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Unit 3

Creating Graphics & Images Bit by Bit

3.1 Unit Overview

3.2 Paint Pot Tutorial

3.3 Representing Images

3.4 Paint Pot Projects

3.5 Paint Pot Refactoring

3.6 Error Detection

3.7 Parity Error Checking

3.8 Magic 8 Ball

3.9 Persisting Photos

3.10 Map Tour

3.11BB Electronic Documents

3.12 Wrap Up


Persisting Photos

In this version of the Paint Pot we will learn how to take a photo with the device’s Camera and use that photo as the Canvas’s background image. We will also learn how to save that photo to a database on the device. So that whenever the app is run, the photo can be retrieved from the database.

By using a database in this way we will turn the photo into an example of persistent data -- i.e., data that persists between different uses of the app. We will use App Inventor’s Tiny DB component to allow the app to save the user’s photos on the device.

Unit Objectives

What is Tiny DB?

Up until now, the data in our apps has been stored either in global variables or as the value of the properties of the app’s various components. For example, when you store a piece of text in a Label, that data is stored in the computer’s main memory, in its RAM — random access memory. And as we’ve learned, RAM is volatile, meaning that any data stored there will be destroyed when the app is exited.

By contrast, data stored in the computer’s long-term storage — e.g., on the phone’s flash drive — will persist as long as the app is kept on the device. There are various ways to store data permanently on a computer. For example, you could store it in a file, such as a document or image file. Another way to store persistent data is in a database. App Inventor provides us a very simple, easy-to-use database in its TinyDb component. Any data that we store in the TinyDb, will not disappear when the app is exited. Instead, it will persist between uses of the app -- even if you turn off the device.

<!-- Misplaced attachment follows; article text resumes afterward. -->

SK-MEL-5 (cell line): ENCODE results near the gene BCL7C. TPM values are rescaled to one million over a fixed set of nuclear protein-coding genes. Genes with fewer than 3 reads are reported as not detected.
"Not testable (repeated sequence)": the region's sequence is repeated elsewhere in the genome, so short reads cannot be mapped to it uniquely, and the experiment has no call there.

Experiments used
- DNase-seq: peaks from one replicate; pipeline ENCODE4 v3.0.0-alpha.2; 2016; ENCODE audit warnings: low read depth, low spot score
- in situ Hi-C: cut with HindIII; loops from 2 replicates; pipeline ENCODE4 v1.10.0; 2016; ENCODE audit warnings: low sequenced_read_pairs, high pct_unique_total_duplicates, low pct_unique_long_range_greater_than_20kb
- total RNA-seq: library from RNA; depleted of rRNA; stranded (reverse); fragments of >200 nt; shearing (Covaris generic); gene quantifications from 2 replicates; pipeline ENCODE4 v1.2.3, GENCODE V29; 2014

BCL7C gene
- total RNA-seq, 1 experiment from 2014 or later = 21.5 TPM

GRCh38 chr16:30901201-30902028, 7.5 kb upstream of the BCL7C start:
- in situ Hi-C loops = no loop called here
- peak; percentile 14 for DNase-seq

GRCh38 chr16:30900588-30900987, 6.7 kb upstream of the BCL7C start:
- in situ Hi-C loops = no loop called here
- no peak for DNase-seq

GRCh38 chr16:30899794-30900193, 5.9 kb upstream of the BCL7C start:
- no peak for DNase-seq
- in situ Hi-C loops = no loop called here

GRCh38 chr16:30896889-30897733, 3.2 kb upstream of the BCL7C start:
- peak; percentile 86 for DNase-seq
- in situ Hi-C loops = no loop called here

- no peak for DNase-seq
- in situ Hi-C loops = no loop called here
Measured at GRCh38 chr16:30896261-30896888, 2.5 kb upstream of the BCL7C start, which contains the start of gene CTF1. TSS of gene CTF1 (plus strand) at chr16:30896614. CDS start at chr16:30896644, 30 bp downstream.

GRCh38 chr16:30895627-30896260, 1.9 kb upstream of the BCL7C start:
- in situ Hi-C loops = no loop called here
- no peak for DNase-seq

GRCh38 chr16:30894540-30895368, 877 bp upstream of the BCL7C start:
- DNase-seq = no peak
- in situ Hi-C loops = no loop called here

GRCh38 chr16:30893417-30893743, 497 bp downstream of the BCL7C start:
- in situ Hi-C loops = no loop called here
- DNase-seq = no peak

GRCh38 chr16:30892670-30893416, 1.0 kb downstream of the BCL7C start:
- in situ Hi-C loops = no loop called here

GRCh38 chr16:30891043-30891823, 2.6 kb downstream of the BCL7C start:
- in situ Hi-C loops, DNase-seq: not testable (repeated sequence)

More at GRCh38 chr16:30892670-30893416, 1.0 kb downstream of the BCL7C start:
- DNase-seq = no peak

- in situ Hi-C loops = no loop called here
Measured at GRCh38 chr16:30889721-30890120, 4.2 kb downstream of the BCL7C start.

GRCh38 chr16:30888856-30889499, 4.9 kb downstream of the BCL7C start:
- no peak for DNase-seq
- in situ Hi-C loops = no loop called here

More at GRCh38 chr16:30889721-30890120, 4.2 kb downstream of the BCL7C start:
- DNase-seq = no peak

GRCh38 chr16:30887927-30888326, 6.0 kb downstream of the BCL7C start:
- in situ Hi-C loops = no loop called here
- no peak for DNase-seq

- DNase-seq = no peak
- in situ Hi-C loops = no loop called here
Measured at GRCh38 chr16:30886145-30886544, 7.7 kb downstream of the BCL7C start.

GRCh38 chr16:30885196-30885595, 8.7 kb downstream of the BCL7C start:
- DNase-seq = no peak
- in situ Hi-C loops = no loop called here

Incorporating TinyDB into Paint Pot

To get started, click here to open App Inventor with the PaintPotTinyDbTemplate in a separate tab and follow along with the video tutorial. Once the template project opens use Save As to rename your project PaintPotTinyDb. Note: If the blocks don’t appear well in the Blocks Editor, right-click on the background and use the Arrange Vertically option.

Creative Mini Projects

  1. As we saw in the overview video, one can also store lists of data in TinyDb. So rather than just having a single photo to use as the Canvas background, we could have a selection of photos to choose from. As a first step, initialize a list variable and add each photo that's taken to that list. Store the whole list in the TinyDb. Don't forget! You'll need a unique tag to associate with the list.

    If/else Algorithm. What about when the app starts up? This can be a little tricky because now you'll be retrieving a list of photos, rather than a single photo. (What should the default value be when you are retrieving a list from TinyDb?) So you can't assign the list as the background image. You could select a random item (photo) from the list and make that your background. But what if this is the first time the app runs? When the list is empty? This would be a good place for an if/else algorithm controlled by whether or not the list retrieved from the TinyDb is empty or not. To solve this problem, you'll have to look through the Lists drawer in the Blocks Editor for some useful functions to use.

  2. Add a ListPicker feature to the app to let the user select the background image. HINT: One of the ListPicker properties is the Elements property. You can assign your list to this property before the ListPicker is opened. Note that what will appear in the ListPicker are the file paths of the images, not the images themselves. There's no easy way around this.

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